SSR 63-49: SECTION 216(h)(1)(B). -- RELATIONSHIP -- DE FACTO MARRIAGE RESULTING FROM JAPANESE "CUSTOM MARRIAGE"
20 CFR 404.1101(c)(2) and (3)
- A woman filed application for widow's insurance benefits on the earnings record of a deceases worker. She and the worker were married by Japanese custom on November 2, 1915, in Hawaii; however, they did not secure a marriage license as required by Hawaiian law. They lived together as man and wife continuously until the worker did in 1938, not knowing that their marriage was in any way affected by their failure to secure a marriage license. Held, under section 216(h)(1)(B), the claimant qualifies as the widow of the worker for purposes of becoming entitled to widow's insurance benefits on his earnings record.
B, a fully insured worker, died on September 16, 1938, domiciled in Hawaii. On June 4, 1961, the claimant, W, who attained age 62 in that month, filed application for widow's insurance benefits on B's earnings record.
B and W, who were of Japanese descent, were married by Japanese custom on November 2, 1915, in Hawaii. They did not secure a marriage license not knowing that a license was necessary. Both B and W believed that they were validly married and they lived together, in Hawaii, as man and wife from November 2, 1915, until B's death.
The issue is whether W is entitled to widow's insurance benefits on B's earnings record. This depends upon whether she qualifies as his widow under section 216(h)(1) of the Social Security Act, since she meets all the other requirements for entitlement.
Under section 216(h)(1)(A) of the Act, a woman is the widow of a worker for purposes of widow's insurance benefits if the courts of the State in which he was domiciled at the time of his death would find either, (1) that the worker and she were validly married at that time, or (2) that she would have the same status as a widow for purposes of sharing in the distribution of his intestate personal property.
Under section 216(h)(1)(B), enacted in 1960, a claimant who does not meet the requirements of section 216(h)(1)(A), may nevertheless be deemed to have been validly married to the worker for purposes of entitlement to widow's insurance benefits for months after August 1960, under the following conditions: She must in good faith have gone through a marriage ceremony with the worker not knowing of an impediment which made the marriage invalid; the impediment must have resulted from the continued existence of a prior marriage of either party, have arisen out of the dissolution of the prior marriage, or have resulted from a defect in the procedure followed in connection with her ceremonial marriage to the worker; she must have been living in the same household with the worker at the time of his death; and at the time she files application there is no legal widow who is or was entitled to benefits on the worker's earnings record who still has status as a legal widow.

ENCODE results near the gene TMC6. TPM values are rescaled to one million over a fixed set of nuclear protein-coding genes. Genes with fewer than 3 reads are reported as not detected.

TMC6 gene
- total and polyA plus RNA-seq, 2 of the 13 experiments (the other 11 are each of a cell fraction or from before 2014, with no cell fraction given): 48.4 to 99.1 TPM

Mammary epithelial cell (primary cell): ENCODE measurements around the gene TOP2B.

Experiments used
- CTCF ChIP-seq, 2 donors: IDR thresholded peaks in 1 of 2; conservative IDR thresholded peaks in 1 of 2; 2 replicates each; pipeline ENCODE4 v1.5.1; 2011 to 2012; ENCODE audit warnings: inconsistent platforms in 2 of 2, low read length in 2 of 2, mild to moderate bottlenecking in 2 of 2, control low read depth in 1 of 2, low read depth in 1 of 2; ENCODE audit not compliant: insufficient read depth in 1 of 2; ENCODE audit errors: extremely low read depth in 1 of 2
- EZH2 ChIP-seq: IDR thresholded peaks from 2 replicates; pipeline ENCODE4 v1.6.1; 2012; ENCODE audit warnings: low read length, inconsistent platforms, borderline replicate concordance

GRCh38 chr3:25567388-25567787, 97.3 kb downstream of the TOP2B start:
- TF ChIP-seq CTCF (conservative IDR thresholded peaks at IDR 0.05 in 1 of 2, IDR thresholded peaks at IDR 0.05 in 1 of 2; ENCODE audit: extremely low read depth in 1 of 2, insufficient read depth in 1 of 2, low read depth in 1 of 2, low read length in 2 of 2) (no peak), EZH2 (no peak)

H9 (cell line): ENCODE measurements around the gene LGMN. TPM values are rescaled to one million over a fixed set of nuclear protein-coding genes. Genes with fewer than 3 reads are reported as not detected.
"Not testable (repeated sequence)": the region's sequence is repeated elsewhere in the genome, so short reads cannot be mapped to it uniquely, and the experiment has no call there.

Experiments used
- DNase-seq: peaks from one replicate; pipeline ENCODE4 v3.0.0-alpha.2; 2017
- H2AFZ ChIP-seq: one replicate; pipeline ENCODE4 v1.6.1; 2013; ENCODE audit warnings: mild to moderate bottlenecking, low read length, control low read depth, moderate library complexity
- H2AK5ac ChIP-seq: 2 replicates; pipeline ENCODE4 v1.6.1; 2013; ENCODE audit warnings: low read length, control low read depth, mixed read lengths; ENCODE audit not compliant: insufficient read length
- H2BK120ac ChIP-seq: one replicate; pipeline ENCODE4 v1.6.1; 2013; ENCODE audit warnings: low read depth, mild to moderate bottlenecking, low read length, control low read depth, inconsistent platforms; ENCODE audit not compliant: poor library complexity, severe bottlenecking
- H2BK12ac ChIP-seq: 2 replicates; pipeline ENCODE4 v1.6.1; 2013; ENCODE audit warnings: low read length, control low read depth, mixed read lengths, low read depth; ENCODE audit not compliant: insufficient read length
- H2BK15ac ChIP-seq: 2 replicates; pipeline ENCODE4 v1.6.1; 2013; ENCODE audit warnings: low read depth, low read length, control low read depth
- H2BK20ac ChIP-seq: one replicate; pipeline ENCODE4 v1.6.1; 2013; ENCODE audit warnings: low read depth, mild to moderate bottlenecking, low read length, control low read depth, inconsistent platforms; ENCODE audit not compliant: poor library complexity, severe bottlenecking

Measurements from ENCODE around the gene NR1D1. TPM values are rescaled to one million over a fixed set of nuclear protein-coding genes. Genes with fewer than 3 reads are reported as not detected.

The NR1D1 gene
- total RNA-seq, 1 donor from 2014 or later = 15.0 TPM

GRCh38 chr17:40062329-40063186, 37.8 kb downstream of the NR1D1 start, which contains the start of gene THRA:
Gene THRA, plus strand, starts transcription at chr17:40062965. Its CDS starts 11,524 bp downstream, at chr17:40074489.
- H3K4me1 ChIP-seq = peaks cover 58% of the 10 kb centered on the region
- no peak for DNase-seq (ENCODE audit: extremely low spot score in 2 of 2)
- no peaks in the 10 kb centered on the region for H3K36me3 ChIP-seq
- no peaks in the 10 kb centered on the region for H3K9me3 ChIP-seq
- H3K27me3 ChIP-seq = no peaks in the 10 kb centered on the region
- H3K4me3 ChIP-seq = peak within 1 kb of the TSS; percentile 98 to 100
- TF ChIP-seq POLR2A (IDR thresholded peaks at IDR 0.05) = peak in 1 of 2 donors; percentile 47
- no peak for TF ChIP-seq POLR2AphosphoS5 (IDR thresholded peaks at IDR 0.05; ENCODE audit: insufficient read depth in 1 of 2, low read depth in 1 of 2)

Section 2905 of the Revised Laws of Hawaii, 1915, in effect at the time of the marriage of B and W, provides in pertinent part:
- * * * it shall in no case be lawful for any persons to marry in this Territory without a license for that purpose duly obtained from the agent duly appointed to grant licenses to marry in the judicial district in which the marriage is to be celebrated.
Section 8 of the Civil Code of Hawaii, 1859, also in effect at the time of W's marriage to B, provides:
- Whatever is done in contravention of a prohibitory law is void, although the nullity be not formally directed.
The Supreme Court of the Territory of Hawaii in Parke v. Parke, 25 Hawaii 397 (1920), held that these two statutes must be considered in pari materia, that the requirement of a marriage license is mandatory, and that a marriage contracted without such license is void.
The courts of Hawaii would hold W's marriage to B void. W therefore does not meet the requirements of section 216(h)(1)(A) for becoming entitled to widow's insurance benefits. It remains to be determined whether W qualifies for widow's insurance benefits on B's earnings record under section 216(h)(1)(B) of the Act. This depends upon whether the Japanese custom marriage which she and B entered into may be considered a "ceremonial" marriage within the meaning of that section.
Japanese custom marriages are generally celebrated by having a gathering of the parties to the marriage and their relatives at the bride's house, the parties' drinking sake from the same cup, and speech making by both families. This constitutes a marriage "ceremony" within the meaning of section 216(h)91)B). The failure of B and W to obtain a marriage license for such marriage "ceremony" is "a defect in the procedure followed in connection with such * * * marriage" within the purview of section 216(h)(1)(B) of the Act.
Accordingly, it is held that W may qualify as B's widow under section 216(h)91)(B) of the Act since she went through a marriage ceremony with B in good faith not knowing of an impediment which made the marriage invalid; she was living in the same household with B when he died; the impediment to their marriage resulted from a defect in the procedure followed in connection with her marriage to B; and B was not survived by a legal widow. Since all other requirements for entitlement were met, W is entitled to widow's insurance benefits, effective June 1961, the month in which she attained age 62.